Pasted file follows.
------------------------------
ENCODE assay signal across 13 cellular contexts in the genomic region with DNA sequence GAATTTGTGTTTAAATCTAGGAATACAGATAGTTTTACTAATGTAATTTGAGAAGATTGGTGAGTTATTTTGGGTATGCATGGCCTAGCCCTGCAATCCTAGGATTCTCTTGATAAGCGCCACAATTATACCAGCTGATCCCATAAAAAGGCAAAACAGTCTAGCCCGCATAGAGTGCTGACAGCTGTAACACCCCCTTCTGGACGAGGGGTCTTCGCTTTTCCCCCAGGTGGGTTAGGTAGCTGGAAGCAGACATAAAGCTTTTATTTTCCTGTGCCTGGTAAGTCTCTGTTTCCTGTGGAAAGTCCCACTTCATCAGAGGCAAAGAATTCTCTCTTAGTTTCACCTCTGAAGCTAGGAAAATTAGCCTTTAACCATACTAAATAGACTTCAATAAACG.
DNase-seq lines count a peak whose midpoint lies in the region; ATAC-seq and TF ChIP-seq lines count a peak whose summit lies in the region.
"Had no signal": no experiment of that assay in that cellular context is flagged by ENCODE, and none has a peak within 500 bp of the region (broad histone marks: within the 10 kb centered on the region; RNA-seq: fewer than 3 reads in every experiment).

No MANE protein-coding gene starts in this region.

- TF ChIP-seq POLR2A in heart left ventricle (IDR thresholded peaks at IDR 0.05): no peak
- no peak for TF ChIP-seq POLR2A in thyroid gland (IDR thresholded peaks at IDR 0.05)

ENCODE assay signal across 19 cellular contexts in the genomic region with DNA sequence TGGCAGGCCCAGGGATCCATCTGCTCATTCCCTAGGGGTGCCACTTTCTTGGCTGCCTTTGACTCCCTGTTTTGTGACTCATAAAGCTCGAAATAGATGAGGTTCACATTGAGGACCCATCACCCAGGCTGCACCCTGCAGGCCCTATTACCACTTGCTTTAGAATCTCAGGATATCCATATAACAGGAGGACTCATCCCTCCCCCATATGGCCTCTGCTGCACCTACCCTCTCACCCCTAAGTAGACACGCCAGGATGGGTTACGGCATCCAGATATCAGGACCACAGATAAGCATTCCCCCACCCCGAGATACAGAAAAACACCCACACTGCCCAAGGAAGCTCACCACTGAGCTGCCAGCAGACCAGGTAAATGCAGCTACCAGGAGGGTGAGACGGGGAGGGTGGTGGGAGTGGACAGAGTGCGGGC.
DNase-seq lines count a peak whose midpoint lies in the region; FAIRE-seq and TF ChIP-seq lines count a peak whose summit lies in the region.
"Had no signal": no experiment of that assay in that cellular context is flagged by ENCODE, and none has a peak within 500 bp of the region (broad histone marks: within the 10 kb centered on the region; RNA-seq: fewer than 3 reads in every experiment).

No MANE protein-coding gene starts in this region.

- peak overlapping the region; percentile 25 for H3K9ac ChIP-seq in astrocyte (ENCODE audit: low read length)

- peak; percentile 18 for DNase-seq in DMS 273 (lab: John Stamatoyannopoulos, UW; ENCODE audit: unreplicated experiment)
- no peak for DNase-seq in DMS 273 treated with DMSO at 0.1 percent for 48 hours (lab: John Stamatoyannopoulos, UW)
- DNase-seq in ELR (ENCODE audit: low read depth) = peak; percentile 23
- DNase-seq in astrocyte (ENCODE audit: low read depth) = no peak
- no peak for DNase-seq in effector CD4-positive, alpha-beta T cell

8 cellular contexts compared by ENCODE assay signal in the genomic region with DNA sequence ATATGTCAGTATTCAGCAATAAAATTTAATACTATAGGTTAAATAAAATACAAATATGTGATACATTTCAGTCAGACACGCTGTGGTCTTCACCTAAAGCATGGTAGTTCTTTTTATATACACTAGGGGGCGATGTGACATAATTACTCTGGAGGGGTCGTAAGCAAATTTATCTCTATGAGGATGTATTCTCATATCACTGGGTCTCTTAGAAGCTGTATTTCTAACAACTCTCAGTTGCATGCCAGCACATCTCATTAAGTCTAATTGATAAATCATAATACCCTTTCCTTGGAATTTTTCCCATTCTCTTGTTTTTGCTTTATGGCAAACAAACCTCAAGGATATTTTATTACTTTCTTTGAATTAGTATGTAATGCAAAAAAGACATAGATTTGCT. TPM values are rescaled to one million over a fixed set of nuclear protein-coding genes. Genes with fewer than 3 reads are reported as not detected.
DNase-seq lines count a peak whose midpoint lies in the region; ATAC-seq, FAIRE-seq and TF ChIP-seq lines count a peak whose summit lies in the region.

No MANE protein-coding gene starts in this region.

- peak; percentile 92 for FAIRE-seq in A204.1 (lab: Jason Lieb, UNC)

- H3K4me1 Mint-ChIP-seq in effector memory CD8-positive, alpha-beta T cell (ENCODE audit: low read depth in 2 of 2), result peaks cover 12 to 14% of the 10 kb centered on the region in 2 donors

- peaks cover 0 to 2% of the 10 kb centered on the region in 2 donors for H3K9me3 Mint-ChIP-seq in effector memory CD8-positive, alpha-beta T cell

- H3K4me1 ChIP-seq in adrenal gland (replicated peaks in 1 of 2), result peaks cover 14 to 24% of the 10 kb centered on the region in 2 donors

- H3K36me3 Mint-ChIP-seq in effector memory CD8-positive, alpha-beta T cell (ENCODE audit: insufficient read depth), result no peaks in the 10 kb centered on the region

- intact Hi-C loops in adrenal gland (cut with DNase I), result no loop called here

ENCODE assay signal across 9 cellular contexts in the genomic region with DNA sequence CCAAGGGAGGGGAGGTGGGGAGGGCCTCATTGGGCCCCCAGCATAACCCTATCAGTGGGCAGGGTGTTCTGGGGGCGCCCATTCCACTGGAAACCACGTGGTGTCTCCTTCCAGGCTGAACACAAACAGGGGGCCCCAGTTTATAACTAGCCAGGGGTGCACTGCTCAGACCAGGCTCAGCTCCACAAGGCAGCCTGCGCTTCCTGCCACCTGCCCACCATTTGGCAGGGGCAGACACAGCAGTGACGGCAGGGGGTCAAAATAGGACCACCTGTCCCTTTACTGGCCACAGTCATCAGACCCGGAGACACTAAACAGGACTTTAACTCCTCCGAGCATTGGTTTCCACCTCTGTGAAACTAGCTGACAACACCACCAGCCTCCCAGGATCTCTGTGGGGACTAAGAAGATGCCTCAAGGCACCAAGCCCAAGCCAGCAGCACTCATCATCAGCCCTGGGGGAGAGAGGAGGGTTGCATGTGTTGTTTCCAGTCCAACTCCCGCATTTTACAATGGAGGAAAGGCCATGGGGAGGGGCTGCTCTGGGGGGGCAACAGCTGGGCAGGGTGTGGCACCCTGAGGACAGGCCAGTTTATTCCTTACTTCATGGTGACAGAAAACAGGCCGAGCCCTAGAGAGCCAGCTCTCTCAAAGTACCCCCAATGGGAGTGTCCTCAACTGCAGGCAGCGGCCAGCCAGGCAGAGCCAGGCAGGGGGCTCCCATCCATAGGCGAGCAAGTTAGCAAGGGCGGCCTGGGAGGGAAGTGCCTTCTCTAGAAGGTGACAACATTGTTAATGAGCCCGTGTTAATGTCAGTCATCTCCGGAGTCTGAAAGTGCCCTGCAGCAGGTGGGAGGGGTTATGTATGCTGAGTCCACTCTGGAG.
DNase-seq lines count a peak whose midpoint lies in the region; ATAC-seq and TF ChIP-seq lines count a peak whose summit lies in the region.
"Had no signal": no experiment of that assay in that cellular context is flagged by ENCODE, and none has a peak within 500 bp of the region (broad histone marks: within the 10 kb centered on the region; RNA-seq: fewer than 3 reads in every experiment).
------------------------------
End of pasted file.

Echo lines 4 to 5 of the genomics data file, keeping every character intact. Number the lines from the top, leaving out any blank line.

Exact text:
No MANE protein-coding gene starts in this region.

- TF ChIP-seq POLR2A in heart left ventricle (IDR thresholded peaks at IDR 0.05): no peak